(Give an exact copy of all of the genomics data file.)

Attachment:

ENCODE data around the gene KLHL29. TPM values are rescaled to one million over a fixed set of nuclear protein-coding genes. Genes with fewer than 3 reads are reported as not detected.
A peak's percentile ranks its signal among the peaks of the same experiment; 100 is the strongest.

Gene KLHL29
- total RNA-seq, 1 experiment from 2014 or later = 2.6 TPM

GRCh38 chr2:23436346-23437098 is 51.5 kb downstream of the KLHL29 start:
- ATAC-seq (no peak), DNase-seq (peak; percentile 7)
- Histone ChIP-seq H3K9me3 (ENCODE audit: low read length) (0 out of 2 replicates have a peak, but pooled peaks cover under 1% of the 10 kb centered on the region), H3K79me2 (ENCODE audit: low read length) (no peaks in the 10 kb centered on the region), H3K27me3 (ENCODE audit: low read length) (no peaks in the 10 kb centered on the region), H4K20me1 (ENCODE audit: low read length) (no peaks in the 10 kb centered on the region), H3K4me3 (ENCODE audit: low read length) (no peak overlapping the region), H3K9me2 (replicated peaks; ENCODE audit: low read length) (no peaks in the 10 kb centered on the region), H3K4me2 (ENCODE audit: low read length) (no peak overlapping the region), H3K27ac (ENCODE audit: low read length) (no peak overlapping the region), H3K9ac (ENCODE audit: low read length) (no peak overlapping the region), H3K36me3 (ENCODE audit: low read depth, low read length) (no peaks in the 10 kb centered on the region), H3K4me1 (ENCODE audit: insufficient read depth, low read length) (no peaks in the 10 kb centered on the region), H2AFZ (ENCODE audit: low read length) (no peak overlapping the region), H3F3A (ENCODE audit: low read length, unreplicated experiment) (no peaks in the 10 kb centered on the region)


ENCODE data around the gene KLHL29. TPM values are rescaled to one million over a fixed set of nuclear protein-coding genes. Genes with fewer than 3 reads are reported as not detected.
A peak's percentile ranks its signal among the peaks of the same experiment; 100 is the strongest.

Gene KLHL29
- total RNA-seq, 1 experiment from 2014 or later = 2.6 TPM

GRCh38 chr2:23436346-23437098 is 51.5 kb downstream of the KLHL29 start:
- ATAC-seq (no peak), DNase-seq (peak; percentile 7)
- Histone ChIP-seq H3K9me3 (ENCODE audit: low read length) (0 out of 2 replicates have a peak, but pooled peaks cover under 1% of the 10 kb centered on the region), H3K79me2 (ENCODE audit: low read length) (no peaks in the 10 kb centered on the region), H3K27me3 (ENCODE audit: low read length) (no peaks in the 10 kb centered on the region), H4K20me1 (ENCODE audit: low read length) (no peaks in the 10 kb centered on the region), H3K4me3 (ENCODE audit: low read length) (no peak overlapping the region), H3K9me2 (replicated peaks; ENCODE audit: low read length) (no peaks in the 10 kb centered on the region), H3K4me2 (ENCODE audit: low read length) (no peak overlapping the region), H3K27ac (ENCODE audit: low read length) (no peak overlapping the region), H3K9ac (ENCODE audit: low read length) (no peak overlapping the region), H3K36me3 (ENCODE audit: low read depth, low read length) (no peaks in the 10 kb centered on the region), H3K4me1 (ENCODE audit: insufficient read depth, low read length) (no peaks in the 10 kb centered on the region), H2AFZ (ENCODE audit: low read length) (no peak overlapping the region), H3F3A (ENCODE audit: low read length, unreplicated experiment) (no peaks in the 10 kb centered on the region)